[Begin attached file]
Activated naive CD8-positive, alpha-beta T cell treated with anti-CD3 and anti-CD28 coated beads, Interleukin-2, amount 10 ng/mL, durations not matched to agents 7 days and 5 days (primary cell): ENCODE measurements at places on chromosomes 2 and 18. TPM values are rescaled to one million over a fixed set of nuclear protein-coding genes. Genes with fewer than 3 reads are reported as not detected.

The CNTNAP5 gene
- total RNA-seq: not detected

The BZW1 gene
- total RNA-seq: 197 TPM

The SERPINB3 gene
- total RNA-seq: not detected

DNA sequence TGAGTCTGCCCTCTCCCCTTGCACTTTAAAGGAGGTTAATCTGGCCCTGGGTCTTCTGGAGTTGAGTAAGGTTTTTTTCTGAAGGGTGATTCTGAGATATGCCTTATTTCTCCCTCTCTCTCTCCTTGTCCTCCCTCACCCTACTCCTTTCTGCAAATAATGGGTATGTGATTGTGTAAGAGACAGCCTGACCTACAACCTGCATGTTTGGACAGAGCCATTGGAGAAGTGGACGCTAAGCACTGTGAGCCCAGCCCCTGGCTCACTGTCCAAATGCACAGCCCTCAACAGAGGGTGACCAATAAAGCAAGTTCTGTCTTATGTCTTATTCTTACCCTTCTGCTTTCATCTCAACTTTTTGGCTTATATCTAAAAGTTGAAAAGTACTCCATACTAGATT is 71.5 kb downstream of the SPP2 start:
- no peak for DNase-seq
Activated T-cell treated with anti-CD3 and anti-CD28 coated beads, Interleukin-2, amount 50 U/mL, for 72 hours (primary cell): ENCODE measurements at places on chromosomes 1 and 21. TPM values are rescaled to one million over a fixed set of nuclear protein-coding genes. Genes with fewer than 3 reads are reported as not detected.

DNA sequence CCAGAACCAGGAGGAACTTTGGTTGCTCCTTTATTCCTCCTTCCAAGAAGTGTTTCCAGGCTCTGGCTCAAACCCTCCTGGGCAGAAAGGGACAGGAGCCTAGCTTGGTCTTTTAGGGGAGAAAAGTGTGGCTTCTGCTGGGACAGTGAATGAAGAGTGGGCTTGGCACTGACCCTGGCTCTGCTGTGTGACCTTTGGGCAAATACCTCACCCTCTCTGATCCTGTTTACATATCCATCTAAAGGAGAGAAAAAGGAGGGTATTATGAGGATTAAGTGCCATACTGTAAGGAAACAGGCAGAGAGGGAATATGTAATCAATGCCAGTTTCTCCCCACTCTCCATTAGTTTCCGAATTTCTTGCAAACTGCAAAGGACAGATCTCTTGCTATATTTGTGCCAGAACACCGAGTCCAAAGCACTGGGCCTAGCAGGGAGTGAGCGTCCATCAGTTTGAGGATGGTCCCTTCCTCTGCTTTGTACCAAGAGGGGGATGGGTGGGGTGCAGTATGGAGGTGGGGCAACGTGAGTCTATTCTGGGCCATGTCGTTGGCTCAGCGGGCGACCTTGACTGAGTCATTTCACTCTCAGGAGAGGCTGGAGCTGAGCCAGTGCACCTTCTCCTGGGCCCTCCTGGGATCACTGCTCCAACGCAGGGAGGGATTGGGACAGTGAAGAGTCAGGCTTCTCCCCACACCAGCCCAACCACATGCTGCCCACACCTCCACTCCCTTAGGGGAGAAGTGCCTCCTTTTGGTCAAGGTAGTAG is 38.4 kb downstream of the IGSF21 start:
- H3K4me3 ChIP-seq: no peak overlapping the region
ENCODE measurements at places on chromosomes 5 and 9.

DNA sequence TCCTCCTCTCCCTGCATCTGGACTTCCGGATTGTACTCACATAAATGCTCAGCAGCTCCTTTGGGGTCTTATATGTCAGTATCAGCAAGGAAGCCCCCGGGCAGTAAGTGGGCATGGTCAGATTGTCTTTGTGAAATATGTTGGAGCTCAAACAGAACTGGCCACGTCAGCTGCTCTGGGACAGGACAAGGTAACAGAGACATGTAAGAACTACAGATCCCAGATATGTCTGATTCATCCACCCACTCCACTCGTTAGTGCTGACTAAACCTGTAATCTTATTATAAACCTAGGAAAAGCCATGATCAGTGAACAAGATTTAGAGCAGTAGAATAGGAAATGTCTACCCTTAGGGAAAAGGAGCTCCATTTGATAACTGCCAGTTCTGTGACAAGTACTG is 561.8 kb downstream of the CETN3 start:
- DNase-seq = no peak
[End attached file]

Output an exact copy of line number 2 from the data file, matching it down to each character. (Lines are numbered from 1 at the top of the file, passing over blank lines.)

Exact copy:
The CNTNAP5 gene